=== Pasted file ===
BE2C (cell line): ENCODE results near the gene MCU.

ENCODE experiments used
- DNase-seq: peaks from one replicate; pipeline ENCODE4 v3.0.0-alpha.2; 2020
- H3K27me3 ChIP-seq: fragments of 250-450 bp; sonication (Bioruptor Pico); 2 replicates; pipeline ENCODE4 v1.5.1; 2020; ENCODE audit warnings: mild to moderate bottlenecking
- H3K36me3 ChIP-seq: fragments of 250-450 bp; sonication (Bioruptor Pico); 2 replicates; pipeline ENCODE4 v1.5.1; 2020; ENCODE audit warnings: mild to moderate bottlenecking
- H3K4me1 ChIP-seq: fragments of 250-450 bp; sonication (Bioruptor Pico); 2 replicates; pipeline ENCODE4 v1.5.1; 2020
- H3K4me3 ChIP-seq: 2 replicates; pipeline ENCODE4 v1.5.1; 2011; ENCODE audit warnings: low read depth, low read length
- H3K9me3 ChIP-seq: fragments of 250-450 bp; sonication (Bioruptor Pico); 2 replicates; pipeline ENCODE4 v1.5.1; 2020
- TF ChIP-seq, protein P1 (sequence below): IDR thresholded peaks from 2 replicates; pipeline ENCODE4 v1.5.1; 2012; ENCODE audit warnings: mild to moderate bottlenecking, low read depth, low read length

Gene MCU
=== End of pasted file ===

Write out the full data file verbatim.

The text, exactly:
BE2C (cell line): ENCODE results near the gene MCU.

ENCODE experiments used
- DNase-seq: peaks from one replicate; pipeline ENCODE4 v3.0.0-alpha.2; 2020
- H3K27me3 ChIP-seq: fragments of 250-450 bp; sonication (Bioruptor Pico); 2 replicates; pipeline ENCODE4 v1.5.1; 2020; ENCODE audit warnings: mild to moderate bottlenecking
- H3K36me3 ChIP-seq: fragments of 250-450 bp; sonication (Bioruptor Pico); 2 replicates; pipeline ENCODE4 v1.5.1; 2020; ENCODE audit warnings: mild to moderate bottlenecking
- H3K4me1 ChIP-seq: fragments of 250-450 bp; sonication (Bioruptor Pico); 2 replicates; pipeline ENCODE4 v1.5.1; 2020
- H3K4me3 ChIP-seq: 2 replicates; pipeline ENCODE4 v1.5.1; 2011; ENCODE audit warnings: low read depth, low read length
- H3K9me3 ChIP-seq: fragments of 250-450 bp; sonication (Bioruptor Pico); 2 replicates; pipeline ENCODE4 v1.5.1; 2020
- TF ChIP-seq, protein P1 (sequence below): IDR thresholded peaks from 2 replicates; pipeline ENCODE4 v1.5.1; 2012; ENCODE audit warnings: mild to moderate bottlenecking, low read depth, low read length

Gene MCU